This committee is an "opportunity to actually work with the industry,” said Rosalinda Guillen, a member of the advisory committee and director of Community to Community, a farmworker organizing and advocacy group in Whatcom County. “It’s a very important step for us.”
Guillen said the need for oversight became apparent last year after Sarbanand Farms in Sumas, Whatcom County, was cleared of wrongdoing in the 2017 death of 28-year-old migrant worker Honesto Silva Ibarra. Sarbanand Farms was fined $149,800 for not providing required breaks and meal periods, though that fine was later reduced.
In a federal lawsuit filed the following year, blueberry pickers like Ibarra said they worked 12-hour days in the heat with little food at Sarbanand Farms. Workers also alleged they faced retaliation for protesting working conditions. Roughly 70 workers held a strike to call for better conditions, but were fired the next day. Most were sent back to Mexico immediately. The U.S. Department of Labor later barred Sarbanand Farms, part of Delano, California-based Munger Brothers, from using the H-2A program.
“We came at this from a very clear understanding that farmers’ lives are at stake,” Guillen said.
The H-2A program, she said, has always been prone to exploitation because “it just creates this isolated workforce.”
Valicoff’s use of the H-2A program has grown so much over the past decade that he recently bought a hotel to house hundreds of workers. He also rents rooms retrofitted with bunk beds to other growers.
Still, Valicoff maintains the H-2A program is, as he describes it, a little “too spendy.”
Back at his cherry orchard, Valicoff picked and ate his own produce while workers with their faces partially covered flitted about, working at a fast clip.
Valicoff explained some workers are paid by the bucket of fruit picked — a piece rate — because it encourages them to work faster and gives them the opportunity to make more than the $15.03 hourly wage mandated by H-2A rules, which are meant to ensure guest workers aren’t undercutting local workers’ wages.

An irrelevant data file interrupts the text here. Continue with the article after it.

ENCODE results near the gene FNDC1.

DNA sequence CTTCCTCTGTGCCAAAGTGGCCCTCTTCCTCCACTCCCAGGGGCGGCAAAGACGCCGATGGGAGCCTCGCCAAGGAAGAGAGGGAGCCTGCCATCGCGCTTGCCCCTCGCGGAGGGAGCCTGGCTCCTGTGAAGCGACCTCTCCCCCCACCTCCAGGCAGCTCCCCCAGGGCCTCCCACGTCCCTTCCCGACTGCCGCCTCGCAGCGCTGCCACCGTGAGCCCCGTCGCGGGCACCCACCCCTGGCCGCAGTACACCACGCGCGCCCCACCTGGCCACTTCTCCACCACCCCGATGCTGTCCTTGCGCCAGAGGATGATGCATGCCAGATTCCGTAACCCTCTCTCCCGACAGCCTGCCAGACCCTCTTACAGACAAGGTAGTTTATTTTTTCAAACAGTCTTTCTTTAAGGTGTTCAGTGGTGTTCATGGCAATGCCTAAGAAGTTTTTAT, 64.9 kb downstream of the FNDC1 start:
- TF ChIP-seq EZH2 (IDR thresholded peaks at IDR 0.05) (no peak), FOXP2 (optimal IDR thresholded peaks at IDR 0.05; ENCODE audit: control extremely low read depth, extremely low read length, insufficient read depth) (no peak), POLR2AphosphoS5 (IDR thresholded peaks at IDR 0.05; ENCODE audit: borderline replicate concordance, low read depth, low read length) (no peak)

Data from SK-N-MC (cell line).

“Why do we have to pay more than the minimum wage for foreign workers to come here?” he asked, while complaining that growers who use local workers can spend less and therefore make a greater profit.
Michele Besso, an attorney with the Northwest Justice Project and another member of the state’s new advisory committee on farm labor, said “many local workers are discouraged from taking a job because of the hoops and bureaucracy.”
Farmworkers are used to a more informal process for obtaining work, Besso said, but are often forced to apply through one of a number of Worksource offices throughout the state, rather than relying on word of mouth.
Besso is also concerned about conditions on the farms. She said she hears about H-2A workers struggling after being injured on the job, despite having workers compensation insurance. Some, for example, often lack transportation to get to medical help.
Meanwhile, Mosby, the owner of the family farm outside Auburn, said she is consistently about 10% to 15% short on workers.
“We don’t have a problem for paying people to work. It’s just getting people to work,” Mosby said, explaining that she pays her workers $13 to $14 an hour, plus an $1 per hour bonus for staying all season.
Even though she uses domestic workers, Mosby said she’s in favor of the H-2A program because she’d rather see growers use foreign workers and keep food local, rather than import more produce from elsewhere.
There is some research to support claims of worker shortages made by many growers. A 2018 report by the U.S. Department of Agriculture found that fewer laborers from rural Mexico are willing to take jobs on American farms. In addition, the number of undocumented immigrants already in the U.S., who once took farm jobs because they had few other options, has dropped in recent years, the report said.
Similarly, a 2017 report by the Washington Policy Center showed that more than half of farm owners reported financial losses because of “labor disruptions,” often because they could not get crops picked in a timely fashion to sell at the highest prices.
Valicoff said workers “might work today or tomorrow and then the next day not show up.
“You think Boeing could handle that? Who’s going to show up today to build an airplane? Well, that’s what we’ve got to deal with here,” Valicoff complained. “It’s even worse here because they could not have to build the airplane for a day or two, but we’ve got a perishable product.”
Guillen asserted that “there isn’t a worker shortage,” but that local workers in Washington state have been gradually displaced by H-2A workers. The natural migration of domestic workers from the Southwest, Guillen said, has been disrupted.
“Farms that pay good wages and treat workers halfway decent never have a labor problem,” Guillen argued.